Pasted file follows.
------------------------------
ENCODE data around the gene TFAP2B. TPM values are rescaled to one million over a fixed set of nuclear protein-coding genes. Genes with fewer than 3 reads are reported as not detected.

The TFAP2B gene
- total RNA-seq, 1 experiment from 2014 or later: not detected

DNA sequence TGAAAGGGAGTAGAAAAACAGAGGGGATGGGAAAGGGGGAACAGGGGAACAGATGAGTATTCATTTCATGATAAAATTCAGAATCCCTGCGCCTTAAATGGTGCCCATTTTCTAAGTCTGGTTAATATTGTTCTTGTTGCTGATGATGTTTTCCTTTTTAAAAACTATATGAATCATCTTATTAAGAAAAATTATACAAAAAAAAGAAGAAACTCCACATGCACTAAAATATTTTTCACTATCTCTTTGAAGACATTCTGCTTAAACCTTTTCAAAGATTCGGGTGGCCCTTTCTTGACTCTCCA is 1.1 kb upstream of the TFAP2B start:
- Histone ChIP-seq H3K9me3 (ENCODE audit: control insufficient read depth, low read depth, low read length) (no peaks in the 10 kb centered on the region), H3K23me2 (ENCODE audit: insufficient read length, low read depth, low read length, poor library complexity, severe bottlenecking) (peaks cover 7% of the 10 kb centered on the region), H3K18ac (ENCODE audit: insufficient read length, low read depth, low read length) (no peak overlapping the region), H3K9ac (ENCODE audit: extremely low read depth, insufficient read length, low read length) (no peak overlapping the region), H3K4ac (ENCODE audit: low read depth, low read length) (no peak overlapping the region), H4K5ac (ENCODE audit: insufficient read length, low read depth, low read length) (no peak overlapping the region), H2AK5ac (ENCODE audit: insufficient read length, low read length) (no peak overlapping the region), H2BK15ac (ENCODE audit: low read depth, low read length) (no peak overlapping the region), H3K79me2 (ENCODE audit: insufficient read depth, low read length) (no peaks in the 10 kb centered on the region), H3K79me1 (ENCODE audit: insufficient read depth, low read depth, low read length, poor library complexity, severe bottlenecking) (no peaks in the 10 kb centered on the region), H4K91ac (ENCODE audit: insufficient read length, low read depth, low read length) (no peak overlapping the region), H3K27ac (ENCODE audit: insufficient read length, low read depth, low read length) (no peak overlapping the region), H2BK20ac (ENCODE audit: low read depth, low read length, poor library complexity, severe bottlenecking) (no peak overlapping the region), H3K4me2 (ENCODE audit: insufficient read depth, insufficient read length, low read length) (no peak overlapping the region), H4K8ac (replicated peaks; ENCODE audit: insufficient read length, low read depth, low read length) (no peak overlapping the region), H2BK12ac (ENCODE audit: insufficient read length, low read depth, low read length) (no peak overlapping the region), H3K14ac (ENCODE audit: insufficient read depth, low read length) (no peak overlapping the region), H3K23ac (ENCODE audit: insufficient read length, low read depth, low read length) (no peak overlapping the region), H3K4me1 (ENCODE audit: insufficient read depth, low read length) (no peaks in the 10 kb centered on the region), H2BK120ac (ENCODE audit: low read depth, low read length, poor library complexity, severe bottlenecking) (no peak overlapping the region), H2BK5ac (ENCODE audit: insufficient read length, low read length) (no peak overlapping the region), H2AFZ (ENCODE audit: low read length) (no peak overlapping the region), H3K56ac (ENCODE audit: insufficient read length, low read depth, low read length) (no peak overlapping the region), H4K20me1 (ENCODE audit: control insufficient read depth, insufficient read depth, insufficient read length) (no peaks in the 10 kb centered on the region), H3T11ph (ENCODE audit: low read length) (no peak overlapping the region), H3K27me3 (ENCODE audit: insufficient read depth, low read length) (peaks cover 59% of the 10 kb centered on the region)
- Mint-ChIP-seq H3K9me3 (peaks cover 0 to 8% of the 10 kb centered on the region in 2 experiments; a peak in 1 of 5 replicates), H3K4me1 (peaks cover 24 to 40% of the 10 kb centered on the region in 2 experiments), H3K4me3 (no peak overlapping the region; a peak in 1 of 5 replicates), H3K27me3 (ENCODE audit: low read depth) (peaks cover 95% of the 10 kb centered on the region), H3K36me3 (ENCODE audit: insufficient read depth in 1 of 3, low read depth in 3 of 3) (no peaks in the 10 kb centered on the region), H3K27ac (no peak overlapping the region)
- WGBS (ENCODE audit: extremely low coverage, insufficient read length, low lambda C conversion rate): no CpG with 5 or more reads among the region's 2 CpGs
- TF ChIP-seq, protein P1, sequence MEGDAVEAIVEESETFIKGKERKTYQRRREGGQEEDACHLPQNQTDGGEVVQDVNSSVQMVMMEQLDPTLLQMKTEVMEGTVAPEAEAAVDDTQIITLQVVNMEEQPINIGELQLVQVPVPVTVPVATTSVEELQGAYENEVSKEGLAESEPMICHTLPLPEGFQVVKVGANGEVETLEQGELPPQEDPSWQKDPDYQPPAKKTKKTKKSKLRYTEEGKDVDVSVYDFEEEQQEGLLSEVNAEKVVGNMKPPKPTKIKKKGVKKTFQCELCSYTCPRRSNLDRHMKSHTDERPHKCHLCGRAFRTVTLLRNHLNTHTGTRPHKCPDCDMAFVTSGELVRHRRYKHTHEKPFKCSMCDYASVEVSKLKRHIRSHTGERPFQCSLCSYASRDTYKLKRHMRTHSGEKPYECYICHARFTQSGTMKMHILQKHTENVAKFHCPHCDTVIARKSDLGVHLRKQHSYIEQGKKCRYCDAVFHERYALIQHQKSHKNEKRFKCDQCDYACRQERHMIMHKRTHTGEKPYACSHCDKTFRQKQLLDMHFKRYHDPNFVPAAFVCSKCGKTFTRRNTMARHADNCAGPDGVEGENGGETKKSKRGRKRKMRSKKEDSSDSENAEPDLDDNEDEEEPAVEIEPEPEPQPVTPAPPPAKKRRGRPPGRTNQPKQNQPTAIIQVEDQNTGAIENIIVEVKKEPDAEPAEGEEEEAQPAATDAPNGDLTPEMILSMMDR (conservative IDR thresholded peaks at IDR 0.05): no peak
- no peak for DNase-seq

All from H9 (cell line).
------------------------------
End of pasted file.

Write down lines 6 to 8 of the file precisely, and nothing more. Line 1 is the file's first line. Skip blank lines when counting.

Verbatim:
- Mint-ChIP-seq H3K9me3 (peaks cover 0 to 8% of the 10 kb centered on the region in 2 experiments; a peak in 1 of 5 replicates), H3K4me1 (peaks cover 24 to 40% of the 10 kb centered on the region in 2 experiments), H3K4me3 (no peak overlapping the region; a peak in 1 of 5 replicates), H3K27me3 (ENCODE audit: low read depth) (peaks cover 95% of the 10 kb centered on the region), H3K36me3 (ENCODE audit: insufficient read depth in 1 of 3, low read depth in 3 of 3) (no peaks in the 10 kb centered on the region), H3K27ac (no peak overlapping the region)
- WGBS (ENCODE audit: extremely low coverage, insufficient read length, low lambda C conversion rate): no CpG with 5 or more reads among the region's 2 CpGs
- TF ChIP-seq, protein P1, sequence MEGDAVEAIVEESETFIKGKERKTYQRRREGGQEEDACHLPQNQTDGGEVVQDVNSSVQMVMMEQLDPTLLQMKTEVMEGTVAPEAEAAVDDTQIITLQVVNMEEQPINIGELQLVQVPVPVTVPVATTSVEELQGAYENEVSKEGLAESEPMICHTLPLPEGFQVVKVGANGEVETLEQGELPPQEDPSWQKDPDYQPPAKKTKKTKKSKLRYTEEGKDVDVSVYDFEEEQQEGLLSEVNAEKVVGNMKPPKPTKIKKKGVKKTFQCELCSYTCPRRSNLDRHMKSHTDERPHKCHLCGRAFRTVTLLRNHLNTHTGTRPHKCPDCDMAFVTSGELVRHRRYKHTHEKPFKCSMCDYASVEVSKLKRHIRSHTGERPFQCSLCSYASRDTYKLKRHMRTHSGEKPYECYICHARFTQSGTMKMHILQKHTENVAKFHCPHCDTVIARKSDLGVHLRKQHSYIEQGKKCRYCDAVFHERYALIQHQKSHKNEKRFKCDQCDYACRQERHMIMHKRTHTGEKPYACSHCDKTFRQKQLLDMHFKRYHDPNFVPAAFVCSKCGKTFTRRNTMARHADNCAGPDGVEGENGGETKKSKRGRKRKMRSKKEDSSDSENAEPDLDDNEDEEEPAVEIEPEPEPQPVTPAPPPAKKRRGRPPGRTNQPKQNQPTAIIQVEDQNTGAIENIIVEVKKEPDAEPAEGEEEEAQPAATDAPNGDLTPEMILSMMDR (conservative IDR thresholded peaks at IDR 0.05): no peak